11 Must-Read Books on Trading

There is seemingly an endless amount of financial literature available for those looking to become involved in markets. But there are some texts that stand out above the rest, and are the financial equivalent of classics in my view. Obviously, I haven't read every book on finance, nor is it my desire to do so. If trading is something you wish to undertake, starting with some of these books will definitely help. Most, if not all, are available on Amazon.


*Note that this list is in no particular order.


1. Technical Analysis of Stock Trends by John Magee and Robert Edwards


It's not an exaggeration to say this is probably the greatest book on technical analysis ever written. It's one of the first books ever written on technical analysis, and nine editions have been published since the original version.


2. Technical Analysis of the Financial Markets by John Murphy


I would say this is a close-second in terms of quality, right behind the book listed above.


3. Intermarket Analysis: Profiting from Global Market Relationships by John Murphy


Let's put it this way: If you don't understand capital flows, you might as well just give your money away freely to the market. Capital, like matter, is never created or destroyed. It flows back and forth between various sectors, depending on the economic environment. This book does an excellent job articulating how that works *most of the time.* There are no absolutes in markets; if you want certainty, go buy a CD at a bank.


4. How to Make Money in Stocks by William O'Neil


This is another excellent read. William O'Neil is also the founder of Investor's Business Daily. He has a tried-and-true method to making money in stocks. Much respect for this guy.


5. The Ultimate Book on Stock Market Timing, Volumes 1-5 by Raymond Merriman


The entire series is worth studying. Ray is a good friend of mine, and I've never seen anyone with an ability to consistently time markets like he does. His methods are truly top-notch, and once you learn them, they become priceless. Buy his books directly from him if you're interested.


6. Trade Like a Stock Market Wizard by Mark Minervini


Mark is the winner of several investing championships and competitions. In other words, he is a market wizard. He outlines his methods in this book, and is a must-read for anyone looking to make money in the market.


7. Investment Psychology Explained by Martin Pring


This book does an excellent job articulating the psychology behind trading and investing, and why many people tend to buy the high and sell the low, instead of vice-versa.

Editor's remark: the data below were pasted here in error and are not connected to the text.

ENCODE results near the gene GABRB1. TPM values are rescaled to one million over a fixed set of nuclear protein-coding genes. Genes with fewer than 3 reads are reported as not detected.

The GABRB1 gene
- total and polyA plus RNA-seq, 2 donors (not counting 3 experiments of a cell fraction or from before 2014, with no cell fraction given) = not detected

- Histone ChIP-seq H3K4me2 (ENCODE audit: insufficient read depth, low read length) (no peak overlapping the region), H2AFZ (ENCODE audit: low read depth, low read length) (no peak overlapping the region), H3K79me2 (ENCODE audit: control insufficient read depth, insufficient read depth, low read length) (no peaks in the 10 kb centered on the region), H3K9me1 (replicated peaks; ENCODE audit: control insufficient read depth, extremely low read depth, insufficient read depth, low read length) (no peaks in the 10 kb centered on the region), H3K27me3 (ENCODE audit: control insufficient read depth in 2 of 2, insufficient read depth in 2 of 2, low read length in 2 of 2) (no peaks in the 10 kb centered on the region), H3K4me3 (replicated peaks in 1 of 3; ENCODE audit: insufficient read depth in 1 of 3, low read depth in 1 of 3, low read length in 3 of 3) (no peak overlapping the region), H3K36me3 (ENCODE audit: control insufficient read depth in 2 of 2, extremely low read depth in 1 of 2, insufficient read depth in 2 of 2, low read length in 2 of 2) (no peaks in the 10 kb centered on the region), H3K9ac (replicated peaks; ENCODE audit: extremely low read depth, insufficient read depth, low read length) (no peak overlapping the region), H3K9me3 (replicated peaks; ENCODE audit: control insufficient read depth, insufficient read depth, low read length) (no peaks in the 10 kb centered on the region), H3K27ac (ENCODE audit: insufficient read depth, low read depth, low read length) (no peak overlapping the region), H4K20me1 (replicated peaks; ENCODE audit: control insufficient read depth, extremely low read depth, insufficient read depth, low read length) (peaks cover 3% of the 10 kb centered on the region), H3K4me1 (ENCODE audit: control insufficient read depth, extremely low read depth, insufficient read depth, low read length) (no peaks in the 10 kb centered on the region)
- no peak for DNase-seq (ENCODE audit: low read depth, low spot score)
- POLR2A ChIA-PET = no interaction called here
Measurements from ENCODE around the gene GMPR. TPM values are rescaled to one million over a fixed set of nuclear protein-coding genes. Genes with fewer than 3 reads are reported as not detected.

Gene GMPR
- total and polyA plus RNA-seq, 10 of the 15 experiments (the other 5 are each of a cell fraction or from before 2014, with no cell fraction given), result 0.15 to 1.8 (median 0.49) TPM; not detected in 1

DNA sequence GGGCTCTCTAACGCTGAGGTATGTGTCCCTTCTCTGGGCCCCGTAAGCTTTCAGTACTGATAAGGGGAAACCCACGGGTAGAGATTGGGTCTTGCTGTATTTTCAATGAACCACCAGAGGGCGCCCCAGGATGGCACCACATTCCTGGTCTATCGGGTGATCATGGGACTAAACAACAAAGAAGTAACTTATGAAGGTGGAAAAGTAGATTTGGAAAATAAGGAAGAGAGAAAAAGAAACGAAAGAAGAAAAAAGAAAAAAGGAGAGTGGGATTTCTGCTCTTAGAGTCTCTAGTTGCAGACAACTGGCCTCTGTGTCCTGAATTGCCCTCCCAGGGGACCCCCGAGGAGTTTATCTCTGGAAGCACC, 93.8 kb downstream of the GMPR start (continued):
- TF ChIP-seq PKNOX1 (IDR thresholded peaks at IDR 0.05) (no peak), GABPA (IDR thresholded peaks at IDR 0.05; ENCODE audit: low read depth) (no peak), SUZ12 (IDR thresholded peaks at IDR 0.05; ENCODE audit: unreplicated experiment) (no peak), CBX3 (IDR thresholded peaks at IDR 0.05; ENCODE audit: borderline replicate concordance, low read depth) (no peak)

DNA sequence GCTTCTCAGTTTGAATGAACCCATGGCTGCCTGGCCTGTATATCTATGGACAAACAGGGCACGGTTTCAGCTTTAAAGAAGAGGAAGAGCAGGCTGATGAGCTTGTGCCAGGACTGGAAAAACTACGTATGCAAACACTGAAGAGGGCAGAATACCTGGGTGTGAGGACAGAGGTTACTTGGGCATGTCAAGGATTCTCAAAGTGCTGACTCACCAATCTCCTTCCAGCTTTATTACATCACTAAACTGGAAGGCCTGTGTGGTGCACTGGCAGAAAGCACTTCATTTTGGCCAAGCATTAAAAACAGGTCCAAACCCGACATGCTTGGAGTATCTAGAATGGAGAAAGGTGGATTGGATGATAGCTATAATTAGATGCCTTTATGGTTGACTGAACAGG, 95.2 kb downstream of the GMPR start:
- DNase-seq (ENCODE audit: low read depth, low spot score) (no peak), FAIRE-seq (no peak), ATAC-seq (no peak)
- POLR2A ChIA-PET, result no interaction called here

8. Encyclopedia of Chart Patterns by Thomas Bulkowski


In this book, Thomas Bulkowski actually takes the time to statistically quantify the success and failure rates of various technical price patterns. It's a big book, but there's a ton of good info in it.


9. Security Analysis by Benjamin Graham and David Dodd


I decided to include this book instead of Graham's other notable work, The Intelligent Investor. Benjamin Graham is considered the godfather of value investing, which is a method that has actually under-performed significantly in recent years. Nonetheless, Warren Buffett made his fortune using this method, so it's worth a read. We find more utility using technical analysis instead of fundamental analysis, but it's still something you should learn, because being able to read a company's balance sheet and financial statements definitely won't hurt you.


10. Reminiscences of a Stock Market Operator by Edwin Lefèvre


This book is what you call a roman à clef, which is a novel based off real people and real events. It's about legendary stock market operator Jesse Livermore, the original Wolf of Wall Street, who accumulated and lost multiple fortunes in the stock market. The Great Depression ruined him financially, and not long after, he committed suicide.


11. The Tunnel Thru the Air; Or, Looking Back from 1940 by W.D. Gann


This book opened Pandora's box for me. This book is cryptically written by a man who was a pioneer in market-time analysis.


Of course, if you're not much a reader, the Mercator offers an alternative for you. Our Global Finance Crash Course is a program specifically tailored to the individual looking to begin trading. This program offers live-time access as well as subscriptions to all current and future reports published by the Mercator.

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